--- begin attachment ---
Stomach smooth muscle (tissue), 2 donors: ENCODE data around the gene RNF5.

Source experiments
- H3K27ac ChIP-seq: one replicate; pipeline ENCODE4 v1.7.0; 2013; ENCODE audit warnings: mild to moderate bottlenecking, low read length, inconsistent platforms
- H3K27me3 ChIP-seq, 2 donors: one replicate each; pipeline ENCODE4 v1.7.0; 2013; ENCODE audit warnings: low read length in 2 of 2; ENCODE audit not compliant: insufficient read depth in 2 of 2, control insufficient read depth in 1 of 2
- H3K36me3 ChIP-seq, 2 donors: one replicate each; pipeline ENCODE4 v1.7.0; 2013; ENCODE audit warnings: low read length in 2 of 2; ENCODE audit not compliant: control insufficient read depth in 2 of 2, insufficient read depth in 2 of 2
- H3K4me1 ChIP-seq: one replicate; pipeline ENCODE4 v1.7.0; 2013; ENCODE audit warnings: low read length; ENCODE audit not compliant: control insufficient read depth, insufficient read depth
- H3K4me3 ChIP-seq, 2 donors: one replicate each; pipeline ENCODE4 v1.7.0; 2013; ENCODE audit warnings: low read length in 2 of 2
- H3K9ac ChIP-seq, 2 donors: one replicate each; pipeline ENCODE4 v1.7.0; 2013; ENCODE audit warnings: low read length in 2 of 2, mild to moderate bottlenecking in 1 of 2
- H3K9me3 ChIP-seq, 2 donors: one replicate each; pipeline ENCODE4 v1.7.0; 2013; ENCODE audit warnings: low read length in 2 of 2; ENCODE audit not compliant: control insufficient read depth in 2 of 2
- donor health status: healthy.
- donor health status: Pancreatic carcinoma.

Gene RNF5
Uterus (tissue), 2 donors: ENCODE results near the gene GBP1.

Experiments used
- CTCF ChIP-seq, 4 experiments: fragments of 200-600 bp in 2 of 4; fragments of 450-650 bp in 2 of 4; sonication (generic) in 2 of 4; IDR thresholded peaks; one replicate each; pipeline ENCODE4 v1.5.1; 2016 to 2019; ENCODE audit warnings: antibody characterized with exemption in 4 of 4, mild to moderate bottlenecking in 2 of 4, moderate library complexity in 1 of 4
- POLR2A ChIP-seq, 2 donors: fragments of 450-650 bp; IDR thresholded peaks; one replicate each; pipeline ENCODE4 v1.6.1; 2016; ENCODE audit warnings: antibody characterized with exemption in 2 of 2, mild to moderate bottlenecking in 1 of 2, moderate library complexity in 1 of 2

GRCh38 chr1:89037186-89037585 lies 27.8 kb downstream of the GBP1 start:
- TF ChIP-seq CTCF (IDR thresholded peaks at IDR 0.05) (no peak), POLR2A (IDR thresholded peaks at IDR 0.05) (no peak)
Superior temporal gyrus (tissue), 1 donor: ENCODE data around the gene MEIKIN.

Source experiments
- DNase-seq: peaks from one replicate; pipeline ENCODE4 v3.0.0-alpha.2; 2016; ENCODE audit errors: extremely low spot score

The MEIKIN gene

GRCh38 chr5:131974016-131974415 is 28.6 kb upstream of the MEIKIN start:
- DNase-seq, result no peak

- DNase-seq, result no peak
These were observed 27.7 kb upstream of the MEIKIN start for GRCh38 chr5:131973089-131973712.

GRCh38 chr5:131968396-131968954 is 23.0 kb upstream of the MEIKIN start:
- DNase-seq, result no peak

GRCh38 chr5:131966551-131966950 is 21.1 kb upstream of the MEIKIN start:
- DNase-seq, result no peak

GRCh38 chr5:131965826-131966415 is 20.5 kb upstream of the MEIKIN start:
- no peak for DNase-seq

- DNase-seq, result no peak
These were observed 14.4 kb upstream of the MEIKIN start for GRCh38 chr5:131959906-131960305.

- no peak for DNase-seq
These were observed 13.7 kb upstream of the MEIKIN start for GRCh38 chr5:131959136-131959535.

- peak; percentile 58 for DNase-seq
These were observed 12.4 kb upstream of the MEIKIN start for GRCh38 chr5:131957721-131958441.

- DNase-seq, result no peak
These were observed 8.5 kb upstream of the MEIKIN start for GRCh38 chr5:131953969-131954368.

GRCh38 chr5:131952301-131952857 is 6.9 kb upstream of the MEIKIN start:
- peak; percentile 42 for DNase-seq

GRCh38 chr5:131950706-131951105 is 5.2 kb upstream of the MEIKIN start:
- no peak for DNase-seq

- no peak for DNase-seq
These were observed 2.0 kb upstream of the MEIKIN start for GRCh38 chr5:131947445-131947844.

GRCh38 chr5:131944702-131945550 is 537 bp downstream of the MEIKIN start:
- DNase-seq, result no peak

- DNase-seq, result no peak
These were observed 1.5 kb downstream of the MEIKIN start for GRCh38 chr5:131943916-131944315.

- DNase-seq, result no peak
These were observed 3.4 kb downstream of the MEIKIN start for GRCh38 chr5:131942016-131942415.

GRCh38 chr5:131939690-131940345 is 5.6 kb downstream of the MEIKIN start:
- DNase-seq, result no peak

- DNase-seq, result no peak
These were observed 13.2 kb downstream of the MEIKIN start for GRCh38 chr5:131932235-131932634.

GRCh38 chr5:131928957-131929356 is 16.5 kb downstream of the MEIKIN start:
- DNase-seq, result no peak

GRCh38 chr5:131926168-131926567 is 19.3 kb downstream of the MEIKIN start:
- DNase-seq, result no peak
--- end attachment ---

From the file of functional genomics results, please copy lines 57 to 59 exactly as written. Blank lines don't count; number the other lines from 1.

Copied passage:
GRCh38 chr5:131928957-131929356 is 16.5 kb downstream of the MEIKIN start:
- DNase-seq, result no peak

GRCh38 chr5:131926168-131926567 is 19.3 kb downstream of the MEIKIN start: